It's always smart to consider dividend-paying stocks for your portfolio, as dividends can be such powerful wealth boosters. (Really -- they're not just for retirees!) A great place to find some solid contenders is among Dividend Aristocrats, companies that have raised their dividend payouts each year for at least the last 25 years. Let's get to know one Dividend Aristocrat, Walgreen Company (NASDAQ:WBA), and see whether this is a good time to invest in some shares.
Nuts and bolts
Walgreen is the largest drugstore chain in the U.S., with annual revenue topping $75 billion and a market capitalization of close to $60 billion. More than eight million customers visit, call, or contact the company daily, and it operates more than 8,200 drugstores in all 50 states and beyond.
The company has rewarded investors well, averaging 15% annually over the past five years as well as the past 20 years.
Why Walgreen is appealing
Why else would someone want to own Walgreen? Well, let's start with its dividend, which yields 1.7%. It might not seem like the fattest payout, but it has been growing briskly, averaging annual gains of 20% over the past decade. Meanwhile, its payout ratio of 44% shows it's distributing 44% of earnings to shareholders, leaving plenty of room for further dividend hikes. It has been paying a dividend for more than 80 years in a row and has increased it annually for 38 consecutive years. (Not bad, eh?)
The company is a major player among retail pharmacies, with a growing market share that recently hit 19%. Its free cash flow has been handily topping $2 billion annually for a while now, fueling dividend hikes, share buybacks, and debt reduction, among other things. Walgreen's long-term debt has been rising in recent years in part due to acquisitions such as the 2010 purchase of New York City's Duane Reade pharmacy chain.
More significant is the company's buyout of the major European pharmacy chain Alliance Boots. Walgreen bought 45% of the company in 2012 and is now buying the rest, including assuming its debt. This will make the company the world's largest drug wholesale and distribution network, with 11,000 stores and 370 distribution centers. It will also become one of the largest buyers of generic drugs, with greater purchasing power. Alliance also comes with higher-margin private-label health and beauty products that might now sit on U.S. Walgreen's shelves.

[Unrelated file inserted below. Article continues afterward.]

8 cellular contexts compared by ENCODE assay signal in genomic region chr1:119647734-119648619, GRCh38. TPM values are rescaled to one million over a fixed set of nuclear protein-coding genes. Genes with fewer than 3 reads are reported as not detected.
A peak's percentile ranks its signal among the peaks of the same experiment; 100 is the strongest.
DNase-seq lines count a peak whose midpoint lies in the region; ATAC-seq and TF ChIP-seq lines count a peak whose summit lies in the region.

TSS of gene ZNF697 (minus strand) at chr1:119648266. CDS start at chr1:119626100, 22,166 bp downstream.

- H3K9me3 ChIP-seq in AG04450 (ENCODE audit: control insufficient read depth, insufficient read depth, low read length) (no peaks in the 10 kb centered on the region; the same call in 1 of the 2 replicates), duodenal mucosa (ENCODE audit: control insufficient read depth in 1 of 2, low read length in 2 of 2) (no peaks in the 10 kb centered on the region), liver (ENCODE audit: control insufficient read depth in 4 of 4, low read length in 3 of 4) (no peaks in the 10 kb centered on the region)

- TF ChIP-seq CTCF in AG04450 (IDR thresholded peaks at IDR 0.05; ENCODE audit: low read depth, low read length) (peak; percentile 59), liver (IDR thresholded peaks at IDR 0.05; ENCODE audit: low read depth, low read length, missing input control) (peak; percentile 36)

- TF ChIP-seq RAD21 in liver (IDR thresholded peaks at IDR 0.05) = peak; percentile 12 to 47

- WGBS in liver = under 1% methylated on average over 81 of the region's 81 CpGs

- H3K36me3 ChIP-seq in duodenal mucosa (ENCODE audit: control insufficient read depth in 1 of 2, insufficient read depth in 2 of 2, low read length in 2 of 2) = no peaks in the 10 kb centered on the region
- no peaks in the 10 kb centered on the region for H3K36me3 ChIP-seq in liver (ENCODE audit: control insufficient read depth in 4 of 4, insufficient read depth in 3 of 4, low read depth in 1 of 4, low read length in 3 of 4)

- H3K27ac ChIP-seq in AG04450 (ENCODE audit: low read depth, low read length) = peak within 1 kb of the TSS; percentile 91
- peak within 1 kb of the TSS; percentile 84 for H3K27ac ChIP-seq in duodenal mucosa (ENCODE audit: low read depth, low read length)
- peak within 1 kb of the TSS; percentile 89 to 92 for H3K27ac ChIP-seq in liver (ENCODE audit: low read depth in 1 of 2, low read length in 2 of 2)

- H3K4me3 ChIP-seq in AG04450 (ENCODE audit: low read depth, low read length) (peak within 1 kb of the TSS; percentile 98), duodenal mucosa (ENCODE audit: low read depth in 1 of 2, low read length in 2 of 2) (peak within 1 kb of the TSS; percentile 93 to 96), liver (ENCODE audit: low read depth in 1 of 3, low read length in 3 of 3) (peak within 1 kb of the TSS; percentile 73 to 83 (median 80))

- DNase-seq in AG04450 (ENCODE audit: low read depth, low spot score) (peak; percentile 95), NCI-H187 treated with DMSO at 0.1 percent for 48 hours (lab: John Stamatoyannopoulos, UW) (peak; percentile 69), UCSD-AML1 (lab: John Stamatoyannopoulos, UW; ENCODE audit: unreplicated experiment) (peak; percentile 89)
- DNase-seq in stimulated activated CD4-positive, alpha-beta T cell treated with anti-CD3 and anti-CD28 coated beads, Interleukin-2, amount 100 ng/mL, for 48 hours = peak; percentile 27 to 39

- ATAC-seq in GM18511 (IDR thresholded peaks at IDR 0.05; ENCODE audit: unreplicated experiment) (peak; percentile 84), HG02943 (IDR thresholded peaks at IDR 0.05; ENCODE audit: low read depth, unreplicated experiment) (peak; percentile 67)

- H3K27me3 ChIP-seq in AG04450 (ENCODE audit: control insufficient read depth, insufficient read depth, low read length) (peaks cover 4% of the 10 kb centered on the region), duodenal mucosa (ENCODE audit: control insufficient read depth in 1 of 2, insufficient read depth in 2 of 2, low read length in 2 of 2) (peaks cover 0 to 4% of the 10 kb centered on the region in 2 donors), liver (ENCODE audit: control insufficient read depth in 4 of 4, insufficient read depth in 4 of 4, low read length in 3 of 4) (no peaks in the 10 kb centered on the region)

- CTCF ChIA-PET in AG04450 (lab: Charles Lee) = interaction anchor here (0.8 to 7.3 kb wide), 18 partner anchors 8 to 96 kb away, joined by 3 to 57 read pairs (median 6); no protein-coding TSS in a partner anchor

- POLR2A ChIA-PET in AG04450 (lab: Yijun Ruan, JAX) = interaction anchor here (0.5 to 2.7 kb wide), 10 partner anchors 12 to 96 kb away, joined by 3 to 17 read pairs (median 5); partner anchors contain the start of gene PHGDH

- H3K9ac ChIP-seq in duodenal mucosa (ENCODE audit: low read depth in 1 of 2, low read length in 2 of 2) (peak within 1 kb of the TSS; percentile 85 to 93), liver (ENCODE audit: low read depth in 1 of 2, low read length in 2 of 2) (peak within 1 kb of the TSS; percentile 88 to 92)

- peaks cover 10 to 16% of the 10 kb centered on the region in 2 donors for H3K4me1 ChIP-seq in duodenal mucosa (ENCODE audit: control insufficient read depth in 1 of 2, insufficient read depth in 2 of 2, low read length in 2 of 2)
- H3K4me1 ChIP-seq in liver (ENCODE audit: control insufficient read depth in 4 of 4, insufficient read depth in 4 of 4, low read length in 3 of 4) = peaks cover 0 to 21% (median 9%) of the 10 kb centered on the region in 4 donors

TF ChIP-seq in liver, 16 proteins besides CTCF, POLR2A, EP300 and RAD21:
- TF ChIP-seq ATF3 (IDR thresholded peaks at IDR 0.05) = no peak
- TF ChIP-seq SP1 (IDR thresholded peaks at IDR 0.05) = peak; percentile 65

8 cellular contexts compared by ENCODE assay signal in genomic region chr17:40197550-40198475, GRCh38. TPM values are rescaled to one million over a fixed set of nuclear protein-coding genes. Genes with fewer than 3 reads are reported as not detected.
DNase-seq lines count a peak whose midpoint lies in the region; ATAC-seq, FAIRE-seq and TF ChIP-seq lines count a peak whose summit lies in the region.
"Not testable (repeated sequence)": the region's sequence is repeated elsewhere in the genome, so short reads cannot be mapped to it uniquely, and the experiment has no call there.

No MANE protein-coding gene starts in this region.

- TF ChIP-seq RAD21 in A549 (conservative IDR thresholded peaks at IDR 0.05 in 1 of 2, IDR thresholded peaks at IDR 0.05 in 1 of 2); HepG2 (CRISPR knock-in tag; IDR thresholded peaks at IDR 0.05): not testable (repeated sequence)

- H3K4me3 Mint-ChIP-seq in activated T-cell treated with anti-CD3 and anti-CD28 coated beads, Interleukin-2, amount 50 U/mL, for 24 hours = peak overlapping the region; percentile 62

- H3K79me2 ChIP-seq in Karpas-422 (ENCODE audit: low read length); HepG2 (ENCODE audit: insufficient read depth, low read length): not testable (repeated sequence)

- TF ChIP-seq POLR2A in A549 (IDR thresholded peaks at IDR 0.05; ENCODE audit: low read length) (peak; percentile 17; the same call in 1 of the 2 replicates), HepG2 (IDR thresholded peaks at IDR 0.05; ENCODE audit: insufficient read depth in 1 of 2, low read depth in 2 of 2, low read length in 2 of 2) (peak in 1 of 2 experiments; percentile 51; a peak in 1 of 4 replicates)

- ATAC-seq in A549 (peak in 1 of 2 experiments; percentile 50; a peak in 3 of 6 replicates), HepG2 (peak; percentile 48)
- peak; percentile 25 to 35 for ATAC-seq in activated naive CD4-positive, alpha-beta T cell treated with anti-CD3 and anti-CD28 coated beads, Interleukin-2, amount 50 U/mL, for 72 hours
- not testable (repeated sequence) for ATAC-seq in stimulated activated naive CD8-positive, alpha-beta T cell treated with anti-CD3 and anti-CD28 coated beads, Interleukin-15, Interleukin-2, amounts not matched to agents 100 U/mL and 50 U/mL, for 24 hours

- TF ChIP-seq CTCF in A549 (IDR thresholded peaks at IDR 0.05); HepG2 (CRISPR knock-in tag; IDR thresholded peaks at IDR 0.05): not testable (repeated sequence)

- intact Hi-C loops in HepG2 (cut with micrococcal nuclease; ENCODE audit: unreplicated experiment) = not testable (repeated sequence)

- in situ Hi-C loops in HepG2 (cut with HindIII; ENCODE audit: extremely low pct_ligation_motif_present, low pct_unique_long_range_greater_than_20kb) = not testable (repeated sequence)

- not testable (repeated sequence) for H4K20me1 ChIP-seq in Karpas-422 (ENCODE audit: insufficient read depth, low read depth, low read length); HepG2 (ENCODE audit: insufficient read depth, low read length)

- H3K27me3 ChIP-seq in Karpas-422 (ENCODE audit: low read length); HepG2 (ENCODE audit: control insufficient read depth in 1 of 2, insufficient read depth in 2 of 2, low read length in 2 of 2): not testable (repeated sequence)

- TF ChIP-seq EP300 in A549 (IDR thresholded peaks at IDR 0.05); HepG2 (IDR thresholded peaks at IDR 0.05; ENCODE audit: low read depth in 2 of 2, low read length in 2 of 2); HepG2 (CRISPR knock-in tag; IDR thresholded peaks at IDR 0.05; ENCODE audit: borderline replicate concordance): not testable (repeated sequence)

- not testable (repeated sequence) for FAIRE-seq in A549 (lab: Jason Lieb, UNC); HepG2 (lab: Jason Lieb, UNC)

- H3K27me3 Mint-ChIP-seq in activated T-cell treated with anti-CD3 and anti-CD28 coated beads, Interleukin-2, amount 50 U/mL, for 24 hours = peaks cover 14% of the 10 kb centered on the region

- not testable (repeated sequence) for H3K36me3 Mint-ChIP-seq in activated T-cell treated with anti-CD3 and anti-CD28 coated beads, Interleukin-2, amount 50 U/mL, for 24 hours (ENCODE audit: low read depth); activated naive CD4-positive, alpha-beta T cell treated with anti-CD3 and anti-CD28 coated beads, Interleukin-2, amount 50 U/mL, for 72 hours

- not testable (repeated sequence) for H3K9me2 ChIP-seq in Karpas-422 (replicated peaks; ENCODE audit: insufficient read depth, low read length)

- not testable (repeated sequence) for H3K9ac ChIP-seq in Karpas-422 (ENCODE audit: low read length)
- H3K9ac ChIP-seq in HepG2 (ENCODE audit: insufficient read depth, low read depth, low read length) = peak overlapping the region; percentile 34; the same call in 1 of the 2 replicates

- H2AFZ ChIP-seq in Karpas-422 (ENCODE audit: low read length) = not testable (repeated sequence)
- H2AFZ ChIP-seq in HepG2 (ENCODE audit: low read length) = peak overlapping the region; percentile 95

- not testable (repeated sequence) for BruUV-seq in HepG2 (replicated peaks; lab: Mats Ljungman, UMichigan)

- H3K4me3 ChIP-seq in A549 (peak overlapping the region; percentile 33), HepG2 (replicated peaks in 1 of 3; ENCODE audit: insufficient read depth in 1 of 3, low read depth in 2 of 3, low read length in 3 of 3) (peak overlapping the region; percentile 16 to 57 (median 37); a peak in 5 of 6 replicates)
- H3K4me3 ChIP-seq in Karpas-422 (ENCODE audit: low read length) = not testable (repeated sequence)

One disappointment for some is that though Walgreen is buying a European company with a much lower tax rate, it announced early on that it was not planning to go for the tax inversion that could lower its tax hit by a third. Its board of directors was apparently not comfortable with the idea of the inversion, and is opting to remain headquartered in the U.S., a move that seems particularly good now that the U.S. government is looking to rein in inversions.
Why you might hold off on Walgreen
Everything is not absolutely perfect at Walgreen, though, as its financial statements haven't been quite as impressive as some would want. Revenue and earnings have averaged growth of 3% and 6%, respectively, over the past five years. It's doing better lately, though, as in the company's last quarter, revenue grew 6% year over year, while earnings advanced 7%. (Note that Walgreen reports its latest quarterly results on the September 30, so keep an eye out for them if you're interested.)
Some might worry about Walgreen's competitive position against powerhouse CVS Health and recovering Rite Aid. Compared to CVS Health's more-than-800 MinuteClinics, Walgreen's in-store clinics only top 400. Still, it's generating plenty of cash and can boost those numbers, and more clinics can drive more in-store purchases and prescriptions. The purchase of Alliance Boots will boost performance, too, delivering savings estimated to total $1 billion by 2017.
Is it time to buy?
It's hard to argue against considering Walgreen for your portfolio. It has a lot going for it, such as a growing and aging global population (and with its Alliance Boots buy, it can now serve millions beyond America), Obamacare delivering more insured folks with prescriptions in hand, and even the decision of rival CVS Health to stop selling cigarettes, which is likely to drive a sizable number of customers to Walgreen's for their smokes and other items.
The company's shares don't appear to be a screaming bargain at recent levels, though, with current and forward-looking P/E ratios (of 20.8 and 17.3, respectively) not below the five-year average of 16.6. Its price-to-sales ratio and price-to-cash-flow ratio are also above its five-year averages and the industry averages. So go ahead and keep an eye on Walgreen, but this may not be the best time to buy this Dividend Aristocrat. It's not a terrible time, though, if you can be patient.
Longtime Fool specialist Selena Maranjian, whom you can follow on Twitter, has no position in any stocks mentioned. The Motley Fool recommends CVS Health. Try any of our Foolish newsletter services free for 30 days. We Fools may not all hold the same opinions, but we all believe that considering a diverse range of insights makes us better investors. The Motley Fool has a disclosure policy.